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Impact of Journaling on Students’ Self-Efficacy and Locus of Control

Author(s): Krista K. Fritson

Journal: InSight: A Journal of Scholarly Teaching
ISSN 1933-4850

Volume: 3;
Issue: 1;
Start page: 75;
Date: 2008;
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Keywords: scholarship of teaching and learning | pedagogy | psychology | cognitive-behavioral therapy | self-efficacy | locus of control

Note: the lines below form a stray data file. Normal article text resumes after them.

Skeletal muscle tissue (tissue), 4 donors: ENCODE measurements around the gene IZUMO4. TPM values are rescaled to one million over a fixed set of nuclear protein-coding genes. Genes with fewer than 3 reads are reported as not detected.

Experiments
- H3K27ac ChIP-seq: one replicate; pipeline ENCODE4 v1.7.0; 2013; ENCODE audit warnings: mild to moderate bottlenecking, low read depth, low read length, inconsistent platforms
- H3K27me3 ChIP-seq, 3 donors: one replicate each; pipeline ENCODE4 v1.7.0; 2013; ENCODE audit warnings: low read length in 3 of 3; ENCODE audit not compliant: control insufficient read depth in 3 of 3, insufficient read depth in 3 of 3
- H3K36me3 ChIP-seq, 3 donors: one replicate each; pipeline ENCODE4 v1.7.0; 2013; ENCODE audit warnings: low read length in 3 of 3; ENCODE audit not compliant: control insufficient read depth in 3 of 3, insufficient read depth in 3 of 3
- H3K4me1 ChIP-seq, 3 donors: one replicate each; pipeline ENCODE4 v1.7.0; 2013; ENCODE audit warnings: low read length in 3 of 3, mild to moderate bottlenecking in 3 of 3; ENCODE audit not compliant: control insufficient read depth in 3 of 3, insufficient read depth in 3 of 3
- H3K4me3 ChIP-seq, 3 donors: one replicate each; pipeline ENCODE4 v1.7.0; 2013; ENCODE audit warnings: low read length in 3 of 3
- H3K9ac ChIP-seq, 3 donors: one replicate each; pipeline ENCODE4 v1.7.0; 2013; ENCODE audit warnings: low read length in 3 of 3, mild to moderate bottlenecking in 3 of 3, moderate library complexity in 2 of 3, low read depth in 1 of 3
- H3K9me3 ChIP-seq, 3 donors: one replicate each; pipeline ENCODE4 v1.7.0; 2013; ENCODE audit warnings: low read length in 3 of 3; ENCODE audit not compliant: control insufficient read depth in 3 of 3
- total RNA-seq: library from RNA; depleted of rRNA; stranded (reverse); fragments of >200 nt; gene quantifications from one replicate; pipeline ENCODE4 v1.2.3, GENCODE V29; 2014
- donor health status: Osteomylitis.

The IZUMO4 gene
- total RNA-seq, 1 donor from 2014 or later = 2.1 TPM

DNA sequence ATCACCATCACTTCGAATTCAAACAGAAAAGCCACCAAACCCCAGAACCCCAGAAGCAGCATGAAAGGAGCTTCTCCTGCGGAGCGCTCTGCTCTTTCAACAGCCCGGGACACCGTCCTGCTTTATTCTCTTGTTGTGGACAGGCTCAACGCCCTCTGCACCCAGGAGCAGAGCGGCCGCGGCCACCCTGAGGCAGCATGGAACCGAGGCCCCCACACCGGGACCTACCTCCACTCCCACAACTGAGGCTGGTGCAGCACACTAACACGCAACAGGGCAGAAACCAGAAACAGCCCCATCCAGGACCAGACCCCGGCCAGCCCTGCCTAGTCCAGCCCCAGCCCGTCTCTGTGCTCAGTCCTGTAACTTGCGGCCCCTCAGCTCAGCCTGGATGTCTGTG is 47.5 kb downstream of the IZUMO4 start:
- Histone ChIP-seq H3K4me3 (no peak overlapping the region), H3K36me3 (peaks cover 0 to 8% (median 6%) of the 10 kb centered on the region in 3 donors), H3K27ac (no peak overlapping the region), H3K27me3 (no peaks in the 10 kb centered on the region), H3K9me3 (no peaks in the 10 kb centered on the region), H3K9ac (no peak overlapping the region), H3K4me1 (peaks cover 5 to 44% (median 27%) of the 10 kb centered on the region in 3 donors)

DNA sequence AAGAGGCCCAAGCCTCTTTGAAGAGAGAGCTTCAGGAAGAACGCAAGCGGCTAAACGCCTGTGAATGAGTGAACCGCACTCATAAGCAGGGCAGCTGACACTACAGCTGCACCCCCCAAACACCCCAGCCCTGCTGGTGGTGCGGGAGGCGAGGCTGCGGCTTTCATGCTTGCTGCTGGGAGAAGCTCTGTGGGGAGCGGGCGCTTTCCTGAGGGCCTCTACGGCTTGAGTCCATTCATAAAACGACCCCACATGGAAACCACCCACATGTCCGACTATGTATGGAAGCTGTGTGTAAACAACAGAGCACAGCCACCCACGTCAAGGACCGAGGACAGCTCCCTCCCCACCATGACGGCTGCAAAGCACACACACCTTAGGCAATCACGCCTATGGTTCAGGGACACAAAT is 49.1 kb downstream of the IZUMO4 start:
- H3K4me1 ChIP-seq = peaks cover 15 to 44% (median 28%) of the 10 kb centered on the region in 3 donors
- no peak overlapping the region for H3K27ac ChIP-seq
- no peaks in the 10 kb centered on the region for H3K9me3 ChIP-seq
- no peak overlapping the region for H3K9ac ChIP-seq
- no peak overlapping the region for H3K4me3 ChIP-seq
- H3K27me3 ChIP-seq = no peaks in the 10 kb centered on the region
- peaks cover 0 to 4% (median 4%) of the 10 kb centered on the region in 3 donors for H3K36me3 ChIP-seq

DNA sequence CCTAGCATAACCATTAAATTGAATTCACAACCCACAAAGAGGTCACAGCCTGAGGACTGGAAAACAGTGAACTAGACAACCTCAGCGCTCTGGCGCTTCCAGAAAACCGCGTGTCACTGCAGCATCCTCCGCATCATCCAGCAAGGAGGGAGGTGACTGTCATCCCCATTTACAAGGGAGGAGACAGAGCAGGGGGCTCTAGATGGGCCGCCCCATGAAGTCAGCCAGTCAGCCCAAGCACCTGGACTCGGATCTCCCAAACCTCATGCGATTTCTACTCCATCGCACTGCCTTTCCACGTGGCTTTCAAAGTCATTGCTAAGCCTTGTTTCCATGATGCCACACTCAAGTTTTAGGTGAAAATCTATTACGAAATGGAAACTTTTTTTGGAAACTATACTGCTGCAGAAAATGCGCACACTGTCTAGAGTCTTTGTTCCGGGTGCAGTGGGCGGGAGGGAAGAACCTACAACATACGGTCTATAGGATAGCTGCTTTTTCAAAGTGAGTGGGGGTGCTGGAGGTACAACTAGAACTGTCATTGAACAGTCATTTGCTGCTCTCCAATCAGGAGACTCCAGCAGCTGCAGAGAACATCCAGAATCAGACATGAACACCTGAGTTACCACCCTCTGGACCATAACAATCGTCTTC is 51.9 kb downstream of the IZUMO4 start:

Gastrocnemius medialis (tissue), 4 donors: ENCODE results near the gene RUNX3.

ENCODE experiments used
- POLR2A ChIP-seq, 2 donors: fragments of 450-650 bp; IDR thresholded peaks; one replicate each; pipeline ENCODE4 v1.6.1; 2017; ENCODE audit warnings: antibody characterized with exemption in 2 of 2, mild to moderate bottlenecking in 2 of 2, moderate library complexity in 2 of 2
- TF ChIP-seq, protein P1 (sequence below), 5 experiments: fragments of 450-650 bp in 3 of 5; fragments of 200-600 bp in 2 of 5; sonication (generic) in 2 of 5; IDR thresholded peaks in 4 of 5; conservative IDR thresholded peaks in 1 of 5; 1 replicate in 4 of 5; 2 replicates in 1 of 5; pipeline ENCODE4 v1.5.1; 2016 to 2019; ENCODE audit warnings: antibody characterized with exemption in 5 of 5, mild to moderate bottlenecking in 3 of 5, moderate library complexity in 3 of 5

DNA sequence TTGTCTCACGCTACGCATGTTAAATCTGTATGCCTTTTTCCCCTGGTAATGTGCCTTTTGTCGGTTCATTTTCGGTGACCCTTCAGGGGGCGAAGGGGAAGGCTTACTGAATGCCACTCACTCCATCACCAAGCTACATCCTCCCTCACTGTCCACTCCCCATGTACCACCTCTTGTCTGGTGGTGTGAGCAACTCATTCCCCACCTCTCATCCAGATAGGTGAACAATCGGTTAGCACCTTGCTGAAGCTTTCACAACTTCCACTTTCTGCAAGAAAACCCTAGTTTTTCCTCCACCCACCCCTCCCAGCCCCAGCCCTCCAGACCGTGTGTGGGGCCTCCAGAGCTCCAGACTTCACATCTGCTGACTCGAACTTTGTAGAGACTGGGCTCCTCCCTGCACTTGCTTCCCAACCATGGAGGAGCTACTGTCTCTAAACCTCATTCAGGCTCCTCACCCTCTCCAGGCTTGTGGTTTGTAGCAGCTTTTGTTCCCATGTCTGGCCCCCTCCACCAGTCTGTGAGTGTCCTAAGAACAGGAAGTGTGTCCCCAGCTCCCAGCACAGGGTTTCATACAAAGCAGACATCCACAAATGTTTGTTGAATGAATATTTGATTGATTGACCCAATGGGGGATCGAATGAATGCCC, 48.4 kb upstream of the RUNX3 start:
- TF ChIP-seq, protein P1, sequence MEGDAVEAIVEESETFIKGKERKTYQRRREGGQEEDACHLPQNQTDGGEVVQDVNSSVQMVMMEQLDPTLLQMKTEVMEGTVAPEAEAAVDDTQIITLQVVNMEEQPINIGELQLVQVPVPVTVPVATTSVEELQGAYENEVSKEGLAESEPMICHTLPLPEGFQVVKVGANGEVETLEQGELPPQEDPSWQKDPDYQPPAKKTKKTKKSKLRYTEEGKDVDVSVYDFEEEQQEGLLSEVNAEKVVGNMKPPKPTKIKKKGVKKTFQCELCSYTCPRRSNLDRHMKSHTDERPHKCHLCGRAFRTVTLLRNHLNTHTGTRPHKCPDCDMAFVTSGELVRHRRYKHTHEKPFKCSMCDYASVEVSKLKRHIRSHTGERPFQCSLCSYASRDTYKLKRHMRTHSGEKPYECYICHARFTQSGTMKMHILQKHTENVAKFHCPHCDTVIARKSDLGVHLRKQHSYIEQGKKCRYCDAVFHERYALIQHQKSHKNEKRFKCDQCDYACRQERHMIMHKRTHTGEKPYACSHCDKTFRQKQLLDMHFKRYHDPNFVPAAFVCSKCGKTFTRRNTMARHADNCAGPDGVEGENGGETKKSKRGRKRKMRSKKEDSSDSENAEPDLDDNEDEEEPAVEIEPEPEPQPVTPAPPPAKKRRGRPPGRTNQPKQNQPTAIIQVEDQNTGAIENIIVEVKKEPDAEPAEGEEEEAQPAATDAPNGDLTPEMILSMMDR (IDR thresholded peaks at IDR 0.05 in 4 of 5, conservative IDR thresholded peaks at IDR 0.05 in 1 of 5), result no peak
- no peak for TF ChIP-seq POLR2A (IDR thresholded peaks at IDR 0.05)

While considerable research has examined the academic and cognitive value of journaling, little has examined the psychological impact of journaling on the personal development of college students. Research on cognitive-behavioral therapy indicates that journaling can have a positive impact on individuals’ self-growth and intrapersonal characteristics. The purpose of this study is to examine the impact of classroom-based journaling on students’ self-efficacy and locus of control. Students in two undergraduate courses were required to complete weekly journal assignments; one class received targeted information on cognitive-behavioral therapy (CBT) and one class did not. Students completed pre-, mid-, and post-course assessments on self-efficacy, locus of control, and learning. Results revealed that self-efficacy scores for both groups significantly improved after the early journaling assignments; however, there were no differences between those who received direct CBT instruction and those who did not. These findings indicate that journaling may have important psychological benefits above and beyond its expected academic and cognitive outcomes.
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